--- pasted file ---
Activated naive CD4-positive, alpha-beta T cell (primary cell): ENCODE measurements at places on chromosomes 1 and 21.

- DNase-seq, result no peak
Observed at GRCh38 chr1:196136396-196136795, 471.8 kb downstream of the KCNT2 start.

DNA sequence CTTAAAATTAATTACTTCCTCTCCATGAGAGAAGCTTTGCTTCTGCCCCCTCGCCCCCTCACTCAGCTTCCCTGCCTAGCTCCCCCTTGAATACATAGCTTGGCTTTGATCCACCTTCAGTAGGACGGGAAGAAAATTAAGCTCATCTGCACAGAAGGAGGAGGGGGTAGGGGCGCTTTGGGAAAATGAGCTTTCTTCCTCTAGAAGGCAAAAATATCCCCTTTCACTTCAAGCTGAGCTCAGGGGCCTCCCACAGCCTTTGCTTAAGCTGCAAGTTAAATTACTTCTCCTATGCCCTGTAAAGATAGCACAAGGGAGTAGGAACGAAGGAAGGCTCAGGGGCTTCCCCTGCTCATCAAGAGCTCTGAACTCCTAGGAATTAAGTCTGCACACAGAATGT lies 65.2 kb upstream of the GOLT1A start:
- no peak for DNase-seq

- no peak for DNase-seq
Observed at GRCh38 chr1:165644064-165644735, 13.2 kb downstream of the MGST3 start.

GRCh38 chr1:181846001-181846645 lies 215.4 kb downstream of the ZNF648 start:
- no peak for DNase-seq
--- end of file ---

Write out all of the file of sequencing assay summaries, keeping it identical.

Activated naive CD4-positive, alpha-beta T cell (primary cell): ENCODE measurements at places on chromosomes 1 and 21.

- DNase-seq, result no peak
Observed at GRCh38 chr1:196136396-196136795, 471.8 kb downstream of the KCNT2 start.

DNA sequence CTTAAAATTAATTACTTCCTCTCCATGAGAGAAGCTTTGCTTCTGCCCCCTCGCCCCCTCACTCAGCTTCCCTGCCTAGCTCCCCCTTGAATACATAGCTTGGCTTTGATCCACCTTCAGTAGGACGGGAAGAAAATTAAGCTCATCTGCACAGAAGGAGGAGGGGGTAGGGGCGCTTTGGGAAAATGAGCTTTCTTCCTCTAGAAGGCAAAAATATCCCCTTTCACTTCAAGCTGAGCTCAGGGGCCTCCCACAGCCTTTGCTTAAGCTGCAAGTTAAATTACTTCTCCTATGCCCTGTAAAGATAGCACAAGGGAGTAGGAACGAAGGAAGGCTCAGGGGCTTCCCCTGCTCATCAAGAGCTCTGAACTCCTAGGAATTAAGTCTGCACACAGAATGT lies 65.2 kb upstream of the GOLT1A start:
- no peak for DNase-seq

- no peak for DNase-seq
Observed at GRCh38 chr1:165644064-165644735, 13.2 kb downstream of the MGST3 start.

GRCh38 chr1:181846001-181846645 lies 215.4 kb downstream of the ZNF648 start:
- no peak for DNase-seq